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Eilidh Child ‘nightmare turned to dream come true’

Eilidh Child shows off her medal and the overall medal board. Picture: John Devlin

Eilidh Child shows off her medal and the overall medal board. Picture: John Devlin

  • by MOIRA GORDON
 

THE last thing Eilidh Child needed in her shot at track glory was a false start. In fact that was the stuff her nightmares were made of.

Lining up for her 400m hurdles final there was a noise over the PA system just as the athletes were preparing for the off.

“I had a false start in my heat so, when that happened as well, I just thought, why does it always happen to me? I had a dream that I had a false start, the night before, and I’d hardly had any sleep. I have never had a false start in my life before but obviously it was just nerves.

“It did wake me up, I was awake every hour on the hour. The same thing happened in Delhi as well so, when it was happening, I thought it’s happened before so I wasn’t too worried I hadn’t had the best night’s sleep as I knew I’d be like that.”

One of the biggest home names, like Michael Jamieson, the pressure was on for her to deliver. So, when one of the other competitors put her hand up to say the unexpected noise had unsettled her, Child was happy for the time to regroup.

“I was relieved that she did it, but I didn’t really know what they were going to do about it. I am always told stay in your blocks, until someone tells you to stand up. Because sometimes if you just stand up and don’t put your hand up they can just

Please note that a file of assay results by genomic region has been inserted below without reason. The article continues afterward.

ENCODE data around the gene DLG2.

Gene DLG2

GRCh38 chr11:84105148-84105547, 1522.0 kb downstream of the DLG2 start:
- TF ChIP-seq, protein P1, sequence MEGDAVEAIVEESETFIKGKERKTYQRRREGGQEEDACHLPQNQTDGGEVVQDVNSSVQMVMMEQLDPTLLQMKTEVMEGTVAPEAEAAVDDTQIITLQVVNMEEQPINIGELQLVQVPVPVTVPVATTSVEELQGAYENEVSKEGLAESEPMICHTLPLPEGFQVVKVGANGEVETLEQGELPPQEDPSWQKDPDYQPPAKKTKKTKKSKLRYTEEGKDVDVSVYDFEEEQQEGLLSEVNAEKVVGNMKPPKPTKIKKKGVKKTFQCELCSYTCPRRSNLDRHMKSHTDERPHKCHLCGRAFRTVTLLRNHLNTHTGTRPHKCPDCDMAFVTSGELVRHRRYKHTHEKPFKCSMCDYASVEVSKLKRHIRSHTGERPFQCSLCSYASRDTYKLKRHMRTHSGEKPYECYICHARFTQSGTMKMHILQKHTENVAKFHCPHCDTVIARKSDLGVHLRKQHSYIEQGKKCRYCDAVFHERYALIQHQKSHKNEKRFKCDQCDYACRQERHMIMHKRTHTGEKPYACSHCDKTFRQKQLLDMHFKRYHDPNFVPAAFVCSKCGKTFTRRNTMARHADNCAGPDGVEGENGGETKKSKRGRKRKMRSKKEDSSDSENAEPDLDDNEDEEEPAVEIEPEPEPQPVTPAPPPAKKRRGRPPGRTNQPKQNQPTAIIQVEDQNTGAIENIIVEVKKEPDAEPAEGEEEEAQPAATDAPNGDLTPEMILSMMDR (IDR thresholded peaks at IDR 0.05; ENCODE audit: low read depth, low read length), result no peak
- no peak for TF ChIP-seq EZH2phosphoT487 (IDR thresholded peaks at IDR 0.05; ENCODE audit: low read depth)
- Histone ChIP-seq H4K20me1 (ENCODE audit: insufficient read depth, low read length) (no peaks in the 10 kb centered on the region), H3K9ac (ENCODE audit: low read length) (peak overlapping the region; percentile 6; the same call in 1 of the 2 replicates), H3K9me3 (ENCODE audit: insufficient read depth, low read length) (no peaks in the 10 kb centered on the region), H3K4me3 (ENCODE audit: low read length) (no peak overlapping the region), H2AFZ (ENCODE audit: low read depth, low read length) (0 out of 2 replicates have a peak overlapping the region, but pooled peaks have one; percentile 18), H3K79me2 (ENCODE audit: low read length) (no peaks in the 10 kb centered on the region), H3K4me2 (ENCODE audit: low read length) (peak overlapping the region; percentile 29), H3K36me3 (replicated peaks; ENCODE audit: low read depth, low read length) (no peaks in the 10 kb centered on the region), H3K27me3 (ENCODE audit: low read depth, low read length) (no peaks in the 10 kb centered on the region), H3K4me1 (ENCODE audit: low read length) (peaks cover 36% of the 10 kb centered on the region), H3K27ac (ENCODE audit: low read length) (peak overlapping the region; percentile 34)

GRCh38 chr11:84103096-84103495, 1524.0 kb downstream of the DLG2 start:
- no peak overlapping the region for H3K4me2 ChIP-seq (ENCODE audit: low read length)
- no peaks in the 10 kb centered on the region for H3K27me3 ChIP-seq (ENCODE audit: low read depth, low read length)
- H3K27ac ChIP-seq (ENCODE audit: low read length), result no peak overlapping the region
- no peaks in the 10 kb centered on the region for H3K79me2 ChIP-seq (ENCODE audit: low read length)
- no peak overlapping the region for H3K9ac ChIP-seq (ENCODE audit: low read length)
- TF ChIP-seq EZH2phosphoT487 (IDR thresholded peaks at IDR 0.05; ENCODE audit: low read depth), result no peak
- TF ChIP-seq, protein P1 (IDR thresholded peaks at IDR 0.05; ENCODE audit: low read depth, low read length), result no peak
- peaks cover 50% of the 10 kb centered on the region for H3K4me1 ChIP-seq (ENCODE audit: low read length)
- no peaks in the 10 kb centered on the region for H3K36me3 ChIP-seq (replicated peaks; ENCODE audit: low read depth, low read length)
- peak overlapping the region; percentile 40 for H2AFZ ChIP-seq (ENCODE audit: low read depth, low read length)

disqualify you for that. “

After her nightmare, Child wasn’t risking that. Not on that stage, not in front of her home crowd.

It was a dream come true, though, leaving everything she had out on the track and leaving with silver and the memories of a joyous lap of honour and an emotional medal ceremony.

“Before, you go into the dining hall and you meet everyone and they’re asking when you’re racing, when you’re on and every time you’re asked you feel sick. But, as soon as I focused on the race, I would feel completely calm as I knew what I needed to do but every so often you’d watch people competing and see them winning medals and think, I want that and that’d get you anxious and it would just get the nerves going again.” But Child delivered and is not only Commonwealth silver medallist, she is also aware of her own mental steel, shouldering the burden of expectation and reaping 
the benefits.

“If I hadn’t [got a medal] this would have been a bit of a blow to me but, for me, it’s not really going to get any bigger than this in terms of pressure and expectation. It’s not going to get any bigger than a Scotland games, a home games. So the fact I’ve been able to deal with it and get through it for any championship I go to now if I am the favourite I’ll have dealt with it before and know I can deal with it again.”

That will be the case in the upcoming European Championships.

She will be favourite for gold and, while Child would relish the chance to bask in the glory of her Hampden achievements, she admits she is happy to have something to delay the onset of the post-Commonwealth Games blues.

“It’s nice to enjoy this moment but it’ll be nice to go back to a bit of normality. I’ll go back to Bath on Monday and refocus and get ready for the Europeans. It’s nice to be able to come off this, get refocused and once that’s over I can really enjoy both championships after that.”

SEE ALSO

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Commonwealth Games: Scotland’s medal tally hits 52

Games impact ‘will last a lifetime’

 

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